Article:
How is restless legs syndrome (RLS) treated?

Diana Meeks
Diana Meeks on behalf of Sigma Nursing
Family Practitioner
While there is no cure for restless legs syndrome, several treatment options may help relieve symptoms. In many cases, if an underlying condition is found, such as anemia, treating that condition can help get rid of symptoms of RLS. Limiting caffeine or taking iron supplements may help, too. Certain medications may also be effective.
Treatment of restless leg syndrome is based upon severity and frequency of symptoms. In people with mild, occasional symptoms, treatment is largely based on behavioral changes and lifestyle modification. Sleep hygiene is often recommended and consists of achieving a consistent, uninterrupted sleep schedule and avoiding caffeine, alcohol or nicotine. Other measures that may help include increased exercise or taking a hot or cold bath before going to bed. In people who have more severe symptoms, there are several different medications that can be used in an attempt to control symptoms. The decision to start medication should be a mutual decision between you and your doctor, who can then help you decide which medication would be best to start.
Some people find that activities such as taking a hot bath, massaging their legs, using a heating pad or ice pack, exercising and eliminating caffeine help relieve symptoms of restless legs syndrome (RLS). In more severe cases, medications may be prescribed.

Doctors may suggest a variety of drugs to treat RLS. Ropinirole (Requip) and pramipexole (Mirapex) are approved by the U.S. Food and Drug Administration (FDA) to treat moderate to severe RLS. These drugs are in a class of medications known as dopamine agonists and were first approved for the treatment of Parkinson's disease. Another dopamine agonist, rotigotine (Neupro), has also been approved for the treatment of RLS. Rotigotine is unique because it is worn as a transdermal patch and the medication is absorbed through the skin.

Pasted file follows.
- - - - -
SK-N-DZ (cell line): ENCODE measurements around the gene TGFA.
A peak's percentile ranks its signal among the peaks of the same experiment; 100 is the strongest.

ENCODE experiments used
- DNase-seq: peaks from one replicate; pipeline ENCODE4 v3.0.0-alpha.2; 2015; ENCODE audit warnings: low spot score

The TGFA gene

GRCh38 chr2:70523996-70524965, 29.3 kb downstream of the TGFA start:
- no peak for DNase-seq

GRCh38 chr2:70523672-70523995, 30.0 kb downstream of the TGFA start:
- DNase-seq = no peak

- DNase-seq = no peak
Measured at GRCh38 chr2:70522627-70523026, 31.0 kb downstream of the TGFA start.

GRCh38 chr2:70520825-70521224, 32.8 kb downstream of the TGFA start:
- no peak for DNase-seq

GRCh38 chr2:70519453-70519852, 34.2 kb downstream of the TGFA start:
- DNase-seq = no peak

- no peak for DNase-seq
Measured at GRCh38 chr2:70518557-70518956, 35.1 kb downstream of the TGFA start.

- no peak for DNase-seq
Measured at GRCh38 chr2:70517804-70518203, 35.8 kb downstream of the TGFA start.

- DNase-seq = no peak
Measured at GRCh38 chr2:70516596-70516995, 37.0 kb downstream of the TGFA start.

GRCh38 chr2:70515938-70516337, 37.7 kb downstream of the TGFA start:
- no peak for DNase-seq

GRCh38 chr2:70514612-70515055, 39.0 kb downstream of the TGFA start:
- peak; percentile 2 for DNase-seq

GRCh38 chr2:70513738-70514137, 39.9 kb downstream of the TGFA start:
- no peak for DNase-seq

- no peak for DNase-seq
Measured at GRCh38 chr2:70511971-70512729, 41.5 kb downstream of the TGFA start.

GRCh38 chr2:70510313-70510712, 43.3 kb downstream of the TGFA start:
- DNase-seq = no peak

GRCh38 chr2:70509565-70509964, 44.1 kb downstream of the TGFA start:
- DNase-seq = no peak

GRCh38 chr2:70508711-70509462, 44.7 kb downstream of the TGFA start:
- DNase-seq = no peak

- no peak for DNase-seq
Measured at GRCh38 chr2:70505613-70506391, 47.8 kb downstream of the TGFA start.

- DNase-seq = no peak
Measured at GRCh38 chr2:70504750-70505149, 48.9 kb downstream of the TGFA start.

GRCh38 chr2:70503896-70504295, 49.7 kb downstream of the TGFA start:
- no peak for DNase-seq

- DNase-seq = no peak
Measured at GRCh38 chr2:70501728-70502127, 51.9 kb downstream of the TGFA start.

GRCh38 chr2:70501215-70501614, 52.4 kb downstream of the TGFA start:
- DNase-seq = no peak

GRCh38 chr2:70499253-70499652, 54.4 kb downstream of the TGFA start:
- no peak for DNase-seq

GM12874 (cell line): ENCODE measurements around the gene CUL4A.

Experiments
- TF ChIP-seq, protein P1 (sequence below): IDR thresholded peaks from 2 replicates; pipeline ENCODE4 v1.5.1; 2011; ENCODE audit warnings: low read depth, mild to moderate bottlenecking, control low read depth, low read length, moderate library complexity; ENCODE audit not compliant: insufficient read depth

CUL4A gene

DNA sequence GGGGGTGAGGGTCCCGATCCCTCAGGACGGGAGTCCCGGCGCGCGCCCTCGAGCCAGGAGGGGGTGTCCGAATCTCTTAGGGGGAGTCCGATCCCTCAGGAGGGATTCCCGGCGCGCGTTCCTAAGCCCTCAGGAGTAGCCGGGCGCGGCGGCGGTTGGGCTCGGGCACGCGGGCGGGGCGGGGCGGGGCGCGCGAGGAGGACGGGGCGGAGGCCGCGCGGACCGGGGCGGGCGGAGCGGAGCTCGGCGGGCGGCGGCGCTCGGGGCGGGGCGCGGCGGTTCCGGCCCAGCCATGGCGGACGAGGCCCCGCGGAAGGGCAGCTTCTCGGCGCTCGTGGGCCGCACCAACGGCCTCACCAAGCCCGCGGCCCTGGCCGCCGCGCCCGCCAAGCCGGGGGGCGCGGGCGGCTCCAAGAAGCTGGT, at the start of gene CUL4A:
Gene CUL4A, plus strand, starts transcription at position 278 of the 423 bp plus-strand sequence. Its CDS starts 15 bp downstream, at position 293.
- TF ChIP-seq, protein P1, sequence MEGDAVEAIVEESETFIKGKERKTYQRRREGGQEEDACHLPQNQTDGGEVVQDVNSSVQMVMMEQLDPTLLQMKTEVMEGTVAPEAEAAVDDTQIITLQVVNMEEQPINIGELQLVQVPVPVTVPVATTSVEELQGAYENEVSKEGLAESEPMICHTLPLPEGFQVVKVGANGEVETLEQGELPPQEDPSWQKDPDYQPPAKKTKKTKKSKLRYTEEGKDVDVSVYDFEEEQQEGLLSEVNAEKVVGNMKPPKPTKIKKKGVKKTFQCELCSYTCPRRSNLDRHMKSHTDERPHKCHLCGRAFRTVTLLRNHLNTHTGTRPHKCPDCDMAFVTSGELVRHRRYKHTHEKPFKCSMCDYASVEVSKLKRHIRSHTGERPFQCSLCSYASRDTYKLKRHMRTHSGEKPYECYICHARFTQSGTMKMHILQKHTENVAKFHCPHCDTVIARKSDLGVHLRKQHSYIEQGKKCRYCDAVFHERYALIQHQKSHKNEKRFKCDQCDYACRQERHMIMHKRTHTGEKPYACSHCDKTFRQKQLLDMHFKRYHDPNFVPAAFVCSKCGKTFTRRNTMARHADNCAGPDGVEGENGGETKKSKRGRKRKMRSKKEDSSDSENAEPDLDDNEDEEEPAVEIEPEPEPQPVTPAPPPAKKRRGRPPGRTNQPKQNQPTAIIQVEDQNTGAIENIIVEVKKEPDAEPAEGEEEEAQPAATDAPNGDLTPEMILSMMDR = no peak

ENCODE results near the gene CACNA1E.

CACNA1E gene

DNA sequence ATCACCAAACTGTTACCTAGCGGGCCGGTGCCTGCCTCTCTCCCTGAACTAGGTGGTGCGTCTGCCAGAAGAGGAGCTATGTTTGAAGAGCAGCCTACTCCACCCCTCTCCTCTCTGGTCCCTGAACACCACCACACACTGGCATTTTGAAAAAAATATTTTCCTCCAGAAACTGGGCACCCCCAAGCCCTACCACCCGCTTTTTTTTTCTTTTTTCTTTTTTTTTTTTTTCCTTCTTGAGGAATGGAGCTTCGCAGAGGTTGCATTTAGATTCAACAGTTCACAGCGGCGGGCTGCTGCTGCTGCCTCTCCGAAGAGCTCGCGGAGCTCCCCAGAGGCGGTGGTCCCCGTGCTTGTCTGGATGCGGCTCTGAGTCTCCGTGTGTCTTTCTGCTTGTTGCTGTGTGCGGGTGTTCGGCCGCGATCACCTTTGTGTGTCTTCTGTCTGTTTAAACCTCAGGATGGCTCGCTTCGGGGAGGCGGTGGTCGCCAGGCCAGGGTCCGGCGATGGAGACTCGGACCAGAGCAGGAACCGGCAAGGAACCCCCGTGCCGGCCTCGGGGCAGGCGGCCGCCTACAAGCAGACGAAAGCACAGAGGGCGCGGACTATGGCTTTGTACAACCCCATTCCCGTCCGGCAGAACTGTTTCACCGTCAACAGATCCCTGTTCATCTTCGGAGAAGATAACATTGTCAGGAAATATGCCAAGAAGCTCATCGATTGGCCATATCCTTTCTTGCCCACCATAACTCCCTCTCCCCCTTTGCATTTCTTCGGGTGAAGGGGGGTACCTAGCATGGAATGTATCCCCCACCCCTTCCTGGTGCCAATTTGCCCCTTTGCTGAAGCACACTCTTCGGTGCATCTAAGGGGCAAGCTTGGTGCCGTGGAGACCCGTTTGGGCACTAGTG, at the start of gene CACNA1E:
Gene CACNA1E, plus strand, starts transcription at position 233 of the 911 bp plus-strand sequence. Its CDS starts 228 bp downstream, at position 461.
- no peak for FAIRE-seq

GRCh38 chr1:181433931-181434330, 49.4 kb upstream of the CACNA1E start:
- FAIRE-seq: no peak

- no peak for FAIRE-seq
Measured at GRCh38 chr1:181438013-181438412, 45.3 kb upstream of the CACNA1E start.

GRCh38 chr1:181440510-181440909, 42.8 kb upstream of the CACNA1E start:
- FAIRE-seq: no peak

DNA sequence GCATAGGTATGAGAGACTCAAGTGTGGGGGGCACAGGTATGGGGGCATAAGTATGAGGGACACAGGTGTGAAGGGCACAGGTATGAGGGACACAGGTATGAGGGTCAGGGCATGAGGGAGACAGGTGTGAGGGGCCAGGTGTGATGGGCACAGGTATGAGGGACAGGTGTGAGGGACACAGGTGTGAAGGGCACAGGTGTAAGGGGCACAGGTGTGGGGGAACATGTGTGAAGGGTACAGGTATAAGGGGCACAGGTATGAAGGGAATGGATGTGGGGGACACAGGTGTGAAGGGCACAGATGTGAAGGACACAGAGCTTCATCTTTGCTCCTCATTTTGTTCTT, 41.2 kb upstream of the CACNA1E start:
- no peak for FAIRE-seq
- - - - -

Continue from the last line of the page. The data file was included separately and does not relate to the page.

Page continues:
Beyond these, there are four types of medications used to treat RLS. Benzodiazepines and benzodiazepine receptor agonists are central nervous system depressants that allow you to get more sleep but don't fully suppress RLS sensations or leg movements. The most commonly prescribed benzodiazepine for RLS is clonazepam (Klonopin); eszopiclone (Lunesta), zolpidem (Ambien) and zaleplon (Sonata) are considered benzodiazepine receptor agonists. The most common side effects of these medications are residual daytime drowsiness and short-term memory impairment.

Opioid analgesics, such as the combination of oxycodone and acetaminophen (Percocet) and codeine are pain-relieving medications that can also suppress RLS and periodic limb movement disorder (PLMD). Side effects include dizziness, nausea, vomiting, constipation and the risk of addiction.

Anticonvulsant drugs such as gabapentin (Neurontin) and gabapentin enacarbil (Horizant) may also help reduce the sensory disturbances associated with RLS. Those sensations include pulling, itching, tingling, burning or aching -- sometimes described as creeping and crawling. Dizziness, fatigue and sleepiness are among the possible side effects.

Other Parkinson's disease medications, including a combination of carbidopa and levodopa (Sinemet), reduce the uncomfortable sensations in your legs by affecting levels of the chemical dopamine in your brain. People who have RLS are not at an increased risk of developing Parkinson's disease, however.

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Important: This content reflects information from various individuals and organizations and may offer alternative or opposing points of view. It should not be used for medical advice, diagnosis or treatment. As always, you should consult with your healthcare provider about your specific health needs.